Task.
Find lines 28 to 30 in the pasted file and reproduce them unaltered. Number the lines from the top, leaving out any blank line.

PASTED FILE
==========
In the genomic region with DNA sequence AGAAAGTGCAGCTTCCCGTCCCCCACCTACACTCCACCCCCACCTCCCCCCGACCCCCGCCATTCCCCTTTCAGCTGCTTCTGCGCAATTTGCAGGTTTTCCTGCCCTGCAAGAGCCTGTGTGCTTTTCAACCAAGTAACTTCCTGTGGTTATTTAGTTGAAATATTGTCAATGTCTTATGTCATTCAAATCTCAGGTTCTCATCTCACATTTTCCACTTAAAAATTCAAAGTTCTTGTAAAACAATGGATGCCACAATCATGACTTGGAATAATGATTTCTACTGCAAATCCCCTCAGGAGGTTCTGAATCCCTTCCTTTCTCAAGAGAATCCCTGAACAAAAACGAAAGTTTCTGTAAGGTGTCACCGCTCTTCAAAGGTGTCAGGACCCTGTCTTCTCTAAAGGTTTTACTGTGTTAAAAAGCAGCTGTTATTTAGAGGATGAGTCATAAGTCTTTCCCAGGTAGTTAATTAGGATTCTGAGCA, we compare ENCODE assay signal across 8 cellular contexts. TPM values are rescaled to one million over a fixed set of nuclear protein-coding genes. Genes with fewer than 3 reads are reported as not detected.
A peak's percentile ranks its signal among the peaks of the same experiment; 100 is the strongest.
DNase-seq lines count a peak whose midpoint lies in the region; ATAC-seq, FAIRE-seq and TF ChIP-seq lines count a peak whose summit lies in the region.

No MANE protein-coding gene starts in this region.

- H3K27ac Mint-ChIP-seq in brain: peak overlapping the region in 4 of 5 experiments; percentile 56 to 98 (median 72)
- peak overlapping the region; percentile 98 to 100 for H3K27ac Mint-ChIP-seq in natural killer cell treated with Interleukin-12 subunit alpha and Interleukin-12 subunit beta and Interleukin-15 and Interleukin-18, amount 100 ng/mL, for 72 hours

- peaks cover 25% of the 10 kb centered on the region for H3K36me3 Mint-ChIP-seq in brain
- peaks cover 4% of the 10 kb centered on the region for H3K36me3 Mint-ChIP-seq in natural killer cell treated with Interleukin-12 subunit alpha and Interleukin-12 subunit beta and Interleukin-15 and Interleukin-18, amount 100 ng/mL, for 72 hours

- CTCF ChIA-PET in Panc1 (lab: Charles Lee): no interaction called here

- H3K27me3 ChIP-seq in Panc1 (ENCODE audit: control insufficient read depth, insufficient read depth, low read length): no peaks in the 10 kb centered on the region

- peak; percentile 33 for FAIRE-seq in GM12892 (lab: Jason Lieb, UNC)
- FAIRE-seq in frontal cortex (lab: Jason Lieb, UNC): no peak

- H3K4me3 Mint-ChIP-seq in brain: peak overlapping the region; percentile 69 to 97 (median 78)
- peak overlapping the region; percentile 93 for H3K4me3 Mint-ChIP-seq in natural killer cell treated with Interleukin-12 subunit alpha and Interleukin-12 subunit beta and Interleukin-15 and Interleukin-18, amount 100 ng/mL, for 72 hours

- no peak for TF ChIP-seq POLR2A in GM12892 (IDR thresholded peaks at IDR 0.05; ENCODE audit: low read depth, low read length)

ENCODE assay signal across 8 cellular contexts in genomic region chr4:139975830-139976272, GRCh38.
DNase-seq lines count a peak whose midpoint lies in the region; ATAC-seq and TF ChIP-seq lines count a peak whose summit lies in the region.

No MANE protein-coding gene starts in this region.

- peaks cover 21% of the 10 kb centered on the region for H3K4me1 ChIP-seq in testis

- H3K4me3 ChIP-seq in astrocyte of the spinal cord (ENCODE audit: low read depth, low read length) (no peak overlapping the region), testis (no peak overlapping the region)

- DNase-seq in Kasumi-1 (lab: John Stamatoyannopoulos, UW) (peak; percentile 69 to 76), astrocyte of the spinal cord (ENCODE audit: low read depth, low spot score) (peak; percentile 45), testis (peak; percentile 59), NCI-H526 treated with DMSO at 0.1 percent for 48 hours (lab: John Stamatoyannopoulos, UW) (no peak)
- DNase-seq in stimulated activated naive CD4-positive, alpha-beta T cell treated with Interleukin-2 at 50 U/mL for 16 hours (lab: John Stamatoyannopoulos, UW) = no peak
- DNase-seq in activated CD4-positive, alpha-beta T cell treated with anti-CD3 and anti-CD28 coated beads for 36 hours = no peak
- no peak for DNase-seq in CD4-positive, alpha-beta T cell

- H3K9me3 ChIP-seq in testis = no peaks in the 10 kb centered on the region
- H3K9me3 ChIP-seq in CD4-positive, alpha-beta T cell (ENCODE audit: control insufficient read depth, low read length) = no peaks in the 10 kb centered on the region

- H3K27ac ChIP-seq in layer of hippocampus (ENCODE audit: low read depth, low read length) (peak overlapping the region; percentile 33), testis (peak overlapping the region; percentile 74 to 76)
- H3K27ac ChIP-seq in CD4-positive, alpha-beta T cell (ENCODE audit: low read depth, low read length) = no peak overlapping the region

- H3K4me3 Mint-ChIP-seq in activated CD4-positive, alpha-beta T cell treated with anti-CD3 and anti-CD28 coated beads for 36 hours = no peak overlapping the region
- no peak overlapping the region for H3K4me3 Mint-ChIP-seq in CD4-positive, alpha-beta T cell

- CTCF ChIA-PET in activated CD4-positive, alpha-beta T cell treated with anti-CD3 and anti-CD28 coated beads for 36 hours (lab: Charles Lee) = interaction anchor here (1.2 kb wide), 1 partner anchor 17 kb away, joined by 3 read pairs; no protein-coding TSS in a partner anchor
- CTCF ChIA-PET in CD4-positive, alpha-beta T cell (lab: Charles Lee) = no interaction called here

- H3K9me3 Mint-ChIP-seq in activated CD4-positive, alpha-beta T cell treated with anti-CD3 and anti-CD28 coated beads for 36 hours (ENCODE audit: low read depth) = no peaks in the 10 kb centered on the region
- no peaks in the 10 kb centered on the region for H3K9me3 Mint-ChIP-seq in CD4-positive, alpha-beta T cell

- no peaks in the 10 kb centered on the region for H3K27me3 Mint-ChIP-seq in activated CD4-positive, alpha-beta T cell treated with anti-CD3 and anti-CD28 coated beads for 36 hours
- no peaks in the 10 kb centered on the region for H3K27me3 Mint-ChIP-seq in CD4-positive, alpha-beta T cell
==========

- H3K27ac ChIP-seq in CD4-positive, alpha-beta T cell (ENCODE audit: low read depth, low read length) = no peak overlapping the region

- H3K4me3 Mint-ChIP-seq in activated CD4-positive, alpha-beta T cell treated with anti-CD3 and anti-CD28 coated beads for 36 hours = no peak overlapping the region
- no peak overlapping the region for H3K4me3 Mint-ChIP-seq in CD4-positive, alpha-beta T cell